Diana Walstad is the originator of this idea and wrote the book, "The Ecology of the Planted Aquarium" so she's the expert, but I'll give you a concise preview:
1-1.5" of unfertilized (generic works best) potting soil
1-1.5" of gravel on top
Use at least 1.5Watts/gal of lighting PLUS some natural sunlight from a window.
Allow some plants to grow emergent or have floating plants like duckweed, salvinia, water lettuce. This keeps algae in check by giving some plants exposure to air (and thus CO2).
No fertilizers, CO2 or other additives are needed. The soil provides a myriad of beneficial bacteria, nutrients, minerals that keep the substrate from producing toxic gas like H2S etc. The plants get all nutrition from the soil and generous feeding of the fish. CO2 is provided by decomposition in the soil.
Others can probably give a better explanation, but this is a start for you. I can attest to the success of this method. I have the tank I've always wanted (lush jungle!) with no expensive products or heavy maintenance, and best of all---no algae problems. I'll attach a photo of it taken in its jungle incarnation.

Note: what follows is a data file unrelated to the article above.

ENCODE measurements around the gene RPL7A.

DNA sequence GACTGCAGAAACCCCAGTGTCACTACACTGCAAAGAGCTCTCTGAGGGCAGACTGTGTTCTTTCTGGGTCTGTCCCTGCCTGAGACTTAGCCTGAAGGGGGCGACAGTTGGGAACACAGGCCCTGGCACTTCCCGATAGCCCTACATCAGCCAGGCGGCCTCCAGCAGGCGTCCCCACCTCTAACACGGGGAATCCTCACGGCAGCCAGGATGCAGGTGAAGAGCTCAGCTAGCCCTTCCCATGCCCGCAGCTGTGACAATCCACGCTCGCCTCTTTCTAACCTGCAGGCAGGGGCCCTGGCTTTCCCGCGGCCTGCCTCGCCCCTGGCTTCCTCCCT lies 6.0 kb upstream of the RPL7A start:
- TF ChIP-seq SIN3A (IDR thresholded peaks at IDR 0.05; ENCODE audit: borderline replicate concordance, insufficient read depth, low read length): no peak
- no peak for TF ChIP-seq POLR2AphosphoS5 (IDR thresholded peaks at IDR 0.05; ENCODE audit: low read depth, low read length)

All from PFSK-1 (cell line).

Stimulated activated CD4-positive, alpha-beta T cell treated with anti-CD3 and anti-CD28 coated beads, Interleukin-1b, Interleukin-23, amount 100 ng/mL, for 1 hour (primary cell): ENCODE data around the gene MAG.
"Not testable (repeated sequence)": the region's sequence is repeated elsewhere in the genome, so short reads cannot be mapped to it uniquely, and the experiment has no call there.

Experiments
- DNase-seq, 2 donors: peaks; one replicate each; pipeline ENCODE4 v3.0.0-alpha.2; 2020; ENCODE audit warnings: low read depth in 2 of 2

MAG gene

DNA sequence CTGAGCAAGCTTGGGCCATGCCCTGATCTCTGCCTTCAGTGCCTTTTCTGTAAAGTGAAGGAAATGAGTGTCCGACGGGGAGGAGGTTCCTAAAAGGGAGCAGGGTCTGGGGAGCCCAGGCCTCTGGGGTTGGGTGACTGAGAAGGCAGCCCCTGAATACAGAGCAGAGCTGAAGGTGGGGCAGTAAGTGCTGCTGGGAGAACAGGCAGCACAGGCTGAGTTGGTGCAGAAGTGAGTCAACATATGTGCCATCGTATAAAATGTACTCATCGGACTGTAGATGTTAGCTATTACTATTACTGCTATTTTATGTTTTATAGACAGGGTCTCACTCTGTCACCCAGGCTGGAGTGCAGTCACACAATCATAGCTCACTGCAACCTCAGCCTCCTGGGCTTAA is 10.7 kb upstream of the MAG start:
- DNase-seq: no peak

EDIT: I see I left out two issues you asked about. Water changes are rarely needed. Every few months maybe. I've read of some doing only 2 a year! Filters are not neccessary since the plants filter the ammonia and nitrite out of the water, but you can use them for water movement and mechanical filtration---if you want. I think Diana suggests powerheads only for larger tanks. I have no filter in my little one gallon, and I use the Hagen mini submersable in my 10g for water circulation.